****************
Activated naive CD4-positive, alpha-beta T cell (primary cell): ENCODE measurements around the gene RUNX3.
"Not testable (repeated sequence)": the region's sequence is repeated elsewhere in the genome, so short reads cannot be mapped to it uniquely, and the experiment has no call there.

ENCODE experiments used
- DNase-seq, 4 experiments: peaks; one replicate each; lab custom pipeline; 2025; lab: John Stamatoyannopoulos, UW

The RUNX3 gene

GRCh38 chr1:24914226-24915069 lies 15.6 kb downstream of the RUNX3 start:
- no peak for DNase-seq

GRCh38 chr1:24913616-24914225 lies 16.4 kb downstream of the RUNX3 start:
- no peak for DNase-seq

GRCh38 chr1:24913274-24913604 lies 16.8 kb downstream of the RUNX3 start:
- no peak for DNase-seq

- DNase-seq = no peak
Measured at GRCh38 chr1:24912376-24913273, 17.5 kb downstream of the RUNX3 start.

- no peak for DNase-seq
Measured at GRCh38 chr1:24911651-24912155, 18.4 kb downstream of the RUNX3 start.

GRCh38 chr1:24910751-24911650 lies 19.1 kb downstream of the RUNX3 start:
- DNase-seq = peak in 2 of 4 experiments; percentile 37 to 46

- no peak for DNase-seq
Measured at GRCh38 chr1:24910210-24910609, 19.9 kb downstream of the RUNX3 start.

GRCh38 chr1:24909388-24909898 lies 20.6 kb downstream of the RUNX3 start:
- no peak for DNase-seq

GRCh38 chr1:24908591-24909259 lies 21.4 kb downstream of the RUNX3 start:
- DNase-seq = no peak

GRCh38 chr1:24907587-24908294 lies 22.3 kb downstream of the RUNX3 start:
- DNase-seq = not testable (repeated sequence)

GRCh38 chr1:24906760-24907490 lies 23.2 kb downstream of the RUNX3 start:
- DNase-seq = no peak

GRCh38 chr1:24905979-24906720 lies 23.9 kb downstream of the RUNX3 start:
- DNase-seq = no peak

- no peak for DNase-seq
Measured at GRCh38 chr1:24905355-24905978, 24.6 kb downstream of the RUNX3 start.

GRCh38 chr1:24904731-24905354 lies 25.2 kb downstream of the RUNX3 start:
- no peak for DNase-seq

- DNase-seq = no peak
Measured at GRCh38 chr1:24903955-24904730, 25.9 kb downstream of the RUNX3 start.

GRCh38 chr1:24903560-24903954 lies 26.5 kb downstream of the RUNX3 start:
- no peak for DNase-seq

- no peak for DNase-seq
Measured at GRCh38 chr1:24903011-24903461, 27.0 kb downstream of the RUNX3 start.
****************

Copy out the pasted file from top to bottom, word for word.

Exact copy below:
Activated naive CD4-positive, alpha-beta T cell (primary cell): ENCODE measurements around the gene RUNX3.
"Not testable (repeated sequence)": the region's sequence is repeated elsewhere in the genome, so short reads cannot be mapped to it uniquely, and the experiment has no call there.

ENCODE experiments used
- DNase-seq, 4 experiments: peaks; one replicate each; lab custom pipeline; 2025; lab: John Stamatoyannopoulos, UW

The RUNX3 gene

GRCh38 chr1:24914226-24915069 lies 15.6 kb downstream of the RUNX3 start:
- no peak for DNase-seq

GRCh38 chr1:24913616-24914225 lies 16.4 kb downstream of the RUNX3 start:
- no peak for DNase-seq

GRCh38 chr1:24913274-24913604 lies 16.8 kb downstream of the RUNX3 start:
- no peak for DNase-seq

- DNase-seq = no peak
Measured at GRCh38 chr1:24912376-24913273, 17.5 kb downstream of the RUNX3 start.

- no peak for DNase-seq
Measured at GRCh38 chr1:24911651-24912155, 18.4 kb downstream of the RUNX3 start.

GRCh38 chr1:24910751-24911650 lies 19.1 kb downstream of the RUNX3 start:
- DNase-seq = peak in 2 of 4 experiments; percentile 37 to 46

- no peak for DNase-seq
Measured at GRCh38 chr1:24910210-24910609, 19.9 kb downstream of the RUNX3 start.

GRCh38 chr1:24909388-24909898 lies 20.6 kb downstream of the RUNX3 start:
- no peak for DNase-seq

GRCh38 chr1:24908591-24909259 lies 21.4 kb downstream of the RUNX3 start:
- DNase-seq = no peak

GRCh38 chr1:24907587-24908294 lies 22.3 kb downstream of the RUNX3 start:
- DNase-seq = not testable (repeated sequence)

GRCh38 chr1:24906760-24907490 lies 23.2 kb downstream of the RUNX3 start:
- DNase-seq = no peak

GRCh38 chr1:24905979-24906720 lies 23.9 kb downstream of the RUNX3 start:
- DNase-seq = no peak

- no peak for DNase-seq
Measured at GRCh38 chr1:24905355-24905978, 24.6 kb downstream of the RUNX3 start.

GRCh38 chr1:24904731-24905354 lies 25.2 kb downstream of the RUNX3 start:
- no peak for DNase-seq

- DNase-seq = no peak
Measured at GRCh38 chr1:24903955-24904730, 25.9 kb downstream of the RUNX3 start.

GRCh38 chr1:24903560-24903954 lies 26.5 kb downstream of the RUNX3 start:
- no peak for DNase-seq

- no peak for DNase-seq
Measured at GRCh38 chr1:24903011-24903461, 27.0 kb downstream of the RUNX3 start.